Double-Shell Lignin Nanocapsules Are a Stable Vehicle for Fungicide Encapsulation and Release

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Department of Chemistry; Department of Chemical Engineering


Industry is increasingly turning to biobased and environmentally benign materials for use in high-value applications. Kraft lignin's low cost and inherent properties, such as its easily tunable amphiphilic nature, adsorption capacity, and natural cross-linking tendency, make it suitable for use as a raw material for high-value nanomaterials. To support that need, this paper describes the synthesis of innovative, double-shelled lignin nanocapsules from hardwood kraft lignin, their performance towards encapsulating a fungicide, and effectiveness at controlling its release. The recovered lignin was dissolved without further modification in tetrahydrofuran and inserted dropwise into a water/ethanol solution containing sacrificial surfactant templates. Monodispersed, hollow, double-shell nanocapsules were produced via a two-step self-assembly. The water/ethanol solution acted as a nonsolvent while simultaneously providing strategic sites for controlled-size production. The shells of the nanocapsules were cross-linked with biodegradable maleic anhydride to bolster the structural stability. The average hydrodynamic diameter of the particles was 241.8 ± 33.3 nm, and these structures were stable in water for a period of eight months. The specific surface area of kraft lignin increased by 4-fold in the double-shell nanocapsule form. The nanocapsules were loaded with propiconazole at an entrapment efficiency of 56.1%. This system could represent an effective method to enable biologically activated, controlled release of fungicides.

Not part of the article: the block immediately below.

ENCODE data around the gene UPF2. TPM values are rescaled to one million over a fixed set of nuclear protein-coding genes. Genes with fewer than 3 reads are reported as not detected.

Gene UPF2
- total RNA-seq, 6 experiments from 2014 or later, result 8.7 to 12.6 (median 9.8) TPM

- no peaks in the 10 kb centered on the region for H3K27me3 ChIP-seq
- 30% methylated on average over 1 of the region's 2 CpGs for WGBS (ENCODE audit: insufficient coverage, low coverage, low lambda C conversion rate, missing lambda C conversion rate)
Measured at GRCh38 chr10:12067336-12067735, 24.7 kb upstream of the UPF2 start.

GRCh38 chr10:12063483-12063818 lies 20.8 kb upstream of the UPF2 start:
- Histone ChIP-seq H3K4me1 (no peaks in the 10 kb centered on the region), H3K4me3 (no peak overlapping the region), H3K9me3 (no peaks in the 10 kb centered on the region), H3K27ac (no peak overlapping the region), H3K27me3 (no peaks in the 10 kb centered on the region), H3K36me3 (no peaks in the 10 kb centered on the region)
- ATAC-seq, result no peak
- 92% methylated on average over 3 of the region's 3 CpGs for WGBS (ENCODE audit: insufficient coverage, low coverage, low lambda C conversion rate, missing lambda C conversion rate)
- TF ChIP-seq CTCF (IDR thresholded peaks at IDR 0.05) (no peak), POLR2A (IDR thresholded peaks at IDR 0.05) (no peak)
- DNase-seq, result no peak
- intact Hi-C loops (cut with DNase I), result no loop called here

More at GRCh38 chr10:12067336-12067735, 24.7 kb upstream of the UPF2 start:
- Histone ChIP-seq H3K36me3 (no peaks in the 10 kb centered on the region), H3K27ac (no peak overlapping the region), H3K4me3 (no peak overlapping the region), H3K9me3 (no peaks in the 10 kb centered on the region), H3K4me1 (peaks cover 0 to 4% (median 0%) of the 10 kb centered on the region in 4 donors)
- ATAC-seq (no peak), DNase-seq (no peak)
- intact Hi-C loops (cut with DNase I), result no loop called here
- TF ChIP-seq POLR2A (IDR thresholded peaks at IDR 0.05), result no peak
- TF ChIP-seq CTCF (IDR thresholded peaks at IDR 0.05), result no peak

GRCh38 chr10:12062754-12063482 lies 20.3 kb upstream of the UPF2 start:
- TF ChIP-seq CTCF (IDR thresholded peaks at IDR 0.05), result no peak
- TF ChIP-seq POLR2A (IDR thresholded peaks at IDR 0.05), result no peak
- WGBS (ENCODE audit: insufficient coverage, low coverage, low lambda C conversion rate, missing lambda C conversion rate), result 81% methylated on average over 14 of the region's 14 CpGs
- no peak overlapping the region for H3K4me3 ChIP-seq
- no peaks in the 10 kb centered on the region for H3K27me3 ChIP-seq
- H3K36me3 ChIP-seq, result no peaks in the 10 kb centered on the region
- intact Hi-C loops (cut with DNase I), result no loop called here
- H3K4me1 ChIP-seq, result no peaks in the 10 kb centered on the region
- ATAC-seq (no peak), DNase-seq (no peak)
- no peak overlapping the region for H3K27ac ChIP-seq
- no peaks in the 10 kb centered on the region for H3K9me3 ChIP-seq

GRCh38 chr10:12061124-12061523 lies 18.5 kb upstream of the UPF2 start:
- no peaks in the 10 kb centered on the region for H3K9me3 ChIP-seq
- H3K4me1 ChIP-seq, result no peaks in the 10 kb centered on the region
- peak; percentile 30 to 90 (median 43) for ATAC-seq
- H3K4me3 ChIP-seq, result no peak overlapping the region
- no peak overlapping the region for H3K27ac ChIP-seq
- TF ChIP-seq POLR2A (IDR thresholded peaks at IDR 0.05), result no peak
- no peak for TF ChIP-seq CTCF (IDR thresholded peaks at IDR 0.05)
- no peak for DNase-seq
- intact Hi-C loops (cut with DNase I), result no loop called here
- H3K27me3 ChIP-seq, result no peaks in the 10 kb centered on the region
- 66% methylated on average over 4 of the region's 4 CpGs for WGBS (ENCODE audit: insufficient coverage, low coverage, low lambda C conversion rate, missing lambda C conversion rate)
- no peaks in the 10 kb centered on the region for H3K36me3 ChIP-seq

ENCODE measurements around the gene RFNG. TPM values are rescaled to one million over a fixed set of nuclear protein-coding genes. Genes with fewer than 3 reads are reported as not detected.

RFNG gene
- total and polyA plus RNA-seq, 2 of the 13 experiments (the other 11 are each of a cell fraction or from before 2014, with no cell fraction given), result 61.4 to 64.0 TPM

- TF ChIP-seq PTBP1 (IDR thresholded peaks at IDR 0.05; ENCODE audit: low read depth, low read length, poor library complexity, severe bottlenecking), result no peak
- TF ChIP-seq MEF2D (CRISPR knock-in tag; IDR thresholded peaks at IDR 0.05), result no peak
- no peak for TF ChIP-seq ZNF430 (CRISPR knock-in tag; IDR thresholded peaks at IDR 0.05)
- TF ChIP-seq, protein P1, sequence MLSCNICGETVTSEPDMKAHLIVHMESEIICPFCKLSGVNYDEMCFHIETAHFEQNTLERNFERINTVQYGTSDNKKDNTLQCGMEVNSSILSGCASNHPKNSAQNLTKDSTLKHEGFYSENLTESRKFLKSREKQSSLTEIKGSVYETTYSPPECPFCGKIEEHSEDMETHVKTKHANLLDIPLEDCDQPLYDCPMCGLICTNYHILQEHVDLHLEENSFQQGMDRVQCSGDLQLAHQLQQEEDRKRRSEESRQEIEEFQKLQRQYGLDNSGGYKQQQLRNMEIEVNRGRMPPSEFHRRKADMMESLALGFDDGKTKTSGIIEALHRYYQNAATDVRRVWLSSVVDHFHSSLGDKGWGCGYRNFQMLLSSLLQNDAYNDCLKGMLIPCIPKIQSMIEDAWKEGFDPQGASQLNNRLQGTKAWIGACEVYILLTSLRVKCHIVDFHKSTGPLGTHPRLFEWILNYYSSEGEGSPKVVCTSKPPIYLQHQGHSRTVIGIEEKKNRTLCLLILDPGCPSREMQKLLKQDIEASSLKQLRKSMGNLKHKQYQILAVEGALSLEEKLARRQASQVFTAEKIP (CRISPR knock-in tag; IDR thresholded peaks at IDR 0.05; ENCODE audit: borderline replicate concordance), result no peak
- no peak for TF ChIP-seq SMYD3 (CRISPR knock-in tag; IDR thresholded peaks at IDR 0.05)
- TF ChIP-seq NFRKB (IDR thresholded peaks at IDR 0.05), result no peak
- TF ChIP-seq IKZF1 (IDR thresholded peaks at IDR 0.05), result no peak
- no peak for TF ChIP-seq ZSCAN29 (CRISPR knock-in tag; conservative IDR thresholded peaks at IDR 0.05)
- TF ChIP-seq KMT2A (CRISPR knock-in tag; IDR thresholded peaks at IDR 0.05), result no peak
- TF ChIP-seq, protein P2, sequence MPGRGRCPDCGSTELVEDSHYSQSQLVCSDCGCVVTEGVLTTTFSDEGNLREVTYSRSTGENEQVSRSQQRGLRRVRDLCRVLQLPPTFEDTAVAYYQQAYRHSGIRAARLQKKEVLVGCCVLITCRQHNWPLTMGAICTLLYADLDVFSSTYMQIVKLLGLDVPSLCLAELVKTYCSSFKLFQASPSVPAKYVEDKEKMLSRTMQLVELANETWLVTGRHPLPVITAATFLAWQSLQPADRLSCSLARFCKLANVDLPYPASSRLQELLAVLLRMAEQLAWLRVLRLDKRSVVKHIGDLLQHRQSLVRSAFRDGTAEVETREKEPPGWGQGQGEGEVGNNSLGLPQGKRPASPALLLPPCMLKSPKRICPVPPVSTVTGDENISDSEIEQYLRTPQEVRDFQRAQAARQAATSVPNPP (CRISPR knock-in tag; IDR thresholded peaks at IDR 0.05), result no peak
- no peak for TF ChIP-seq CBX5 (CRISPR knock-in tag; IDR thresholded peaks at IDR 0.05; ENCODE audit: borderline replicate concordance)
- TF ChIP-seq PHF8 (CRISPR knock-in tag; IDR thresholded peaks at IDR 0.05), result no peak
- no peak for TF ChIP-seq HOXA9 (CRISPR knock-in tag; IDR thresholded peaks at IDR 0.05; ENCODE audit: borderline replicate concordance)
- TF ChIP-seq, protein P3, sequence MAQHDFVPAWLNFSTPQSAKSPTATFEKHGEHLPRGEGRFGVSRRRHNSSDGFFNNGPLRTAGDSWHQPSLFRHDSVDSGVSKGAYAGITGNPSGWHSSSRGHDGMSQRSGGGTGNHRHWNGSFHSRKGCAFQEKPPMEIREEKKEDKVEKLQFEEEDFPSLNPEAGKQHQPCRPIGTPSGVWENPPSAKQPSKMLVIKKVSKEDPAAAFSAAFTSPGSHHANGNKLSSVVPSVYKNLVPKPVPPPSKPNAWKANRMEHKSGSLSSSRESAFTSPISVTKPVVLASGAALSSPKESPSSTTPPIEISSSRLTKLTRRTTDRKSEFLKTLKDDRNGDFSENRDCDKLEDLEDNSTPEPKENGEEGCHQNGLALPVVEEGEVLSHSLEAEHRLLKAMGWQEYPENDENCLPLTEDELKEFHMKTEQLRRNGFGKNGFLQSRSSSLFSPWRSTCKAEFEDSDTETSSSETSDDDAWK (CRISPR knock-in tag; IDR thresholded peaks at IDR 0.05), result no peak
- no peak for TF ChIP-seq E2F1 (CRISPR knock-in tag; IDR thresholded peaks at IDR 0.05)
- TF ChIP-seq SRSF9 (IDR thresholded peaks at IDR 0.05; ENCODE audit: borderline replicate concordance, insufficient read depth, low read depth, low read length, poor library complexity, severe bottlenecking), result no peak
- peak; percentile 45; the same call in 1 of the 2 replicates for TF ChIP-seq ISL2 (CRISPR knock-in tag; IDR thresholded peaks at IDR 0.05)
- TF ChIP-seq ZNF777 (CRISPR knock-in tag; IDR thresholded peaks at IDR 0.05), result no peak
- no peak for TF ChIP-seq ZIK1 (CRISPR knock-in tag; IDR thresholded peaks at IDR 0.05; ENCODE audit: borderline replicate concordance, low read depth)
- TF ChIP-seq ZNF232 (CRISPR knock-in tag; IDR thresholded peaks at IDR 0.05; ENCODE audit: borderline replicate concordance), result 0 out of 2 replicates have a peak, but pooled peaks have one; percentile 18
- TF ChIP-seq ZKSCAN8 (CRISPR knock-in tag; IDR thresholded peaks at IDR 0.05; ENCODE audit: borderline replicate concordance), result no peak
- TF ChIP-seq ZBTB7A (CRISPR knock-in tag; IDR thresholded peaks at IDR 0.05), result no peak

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© 2020 American Chemical Society. Publisher’s version of record:

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ACS Sustainable Chemistry and Engineering